I’ve not always done this though. When I first started writing, I didn’t have much confidence in what I was doing, so I’d run my ideas past my agent, and my editor, and my wife, and my neighbour, and their cat. As you can imagine, this was often a laborious process, so now I just wing it, though I still tell the cat.

Generally, my writing starts with the theme or the message that I want to get across. My books are set in colonial India in the 1920s and they all either draw attention to a piece of history that’s been whitewashed or forgotten, or are allegories for things happening today. For example, my second novel, A Necessary Evil, highlighted the forgotten role of women in the courts of the maharajas, and my fourth, Death in the East, out later this year, discusses the themes of tolerance, immigration and integration.

Once I’ve settled on a theme, I then get into plotting. This starts with long walks, cycling in the gym, and a lot of sitting in the sauna…okay…more of the sauna and less of the first two, but the important thing is, I need peace and quiet to think and dream up a story, and I tend to do that best in a sauna. My wife doesn't believe me but it's true!

Seriously - this is the place to do your plotting


Once I have the beginnings of a plot, I buy myself a large A4 pad – always one like this, with thick, creamy paper, and begin to fill it with notes – often the same bits over and over again  - revising the skeleton, adding chapter headings, writing out the draft passages in longhand, just to give me some confidence that I can turn my little idea into a hundred thousand word novel. At the same time I’ll read up on the history of the period and place I’m looking to tackle, adding more notes in my pad.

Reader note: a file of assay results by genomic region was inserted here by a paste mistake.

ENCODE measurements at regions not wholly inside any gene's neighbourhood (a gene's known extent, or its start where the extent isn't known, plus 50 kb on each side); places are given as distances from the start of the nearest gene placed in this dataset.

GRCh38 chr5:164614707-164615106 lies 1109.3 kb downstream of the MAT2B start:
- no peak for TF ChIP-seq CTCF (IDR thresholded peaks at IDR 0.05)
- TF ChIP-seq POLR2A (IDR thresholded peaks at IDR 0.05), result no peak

My scribble pad is an accurate reflection of the inside of my brain.


I’m the sort of writer who needs to have an idea of where the story is going. I’m always in awe of authors who can write by the seat of their pants. I’ve tried pantsing it in the past, but it just doesn’t work for me. Once I know roughly where my plot is going to take me, then, and only then, do I attack my keyboard.

My novels tend to begin in fits and starts. I’ll often have two or three attempts at writing the first few chapters, with different first steps, to see which I like best. The route I choose then, tends to set the direction for the entire novel. I think this is another sign of my lack of confidence. I need to try a few different openings, just so that I feel I know what I’m doing.

Maybe one day I’ll be a bit less neurotic about my writing, and then, I won’t even have to discuss the thing with next door’s cat.



Thursday, September 12, 2019

Let’s Start at the Very Beginning

When you have an idea for a book or story, how do you start writing? Do you think about it for a while? Write notes immediately? Think about the character first? Or plot first? Do you outline?


From Jim

I get ideas for books in different ways. Sometimes it’s a character that comes to me first, other times it’s a setting, or a plot idea. But all of these elements have to bend to fit the overarching theme I have in mind for the book or story. And, in the case of my Ellie Stone books, the theme is ideally tied up in the meaning of the title.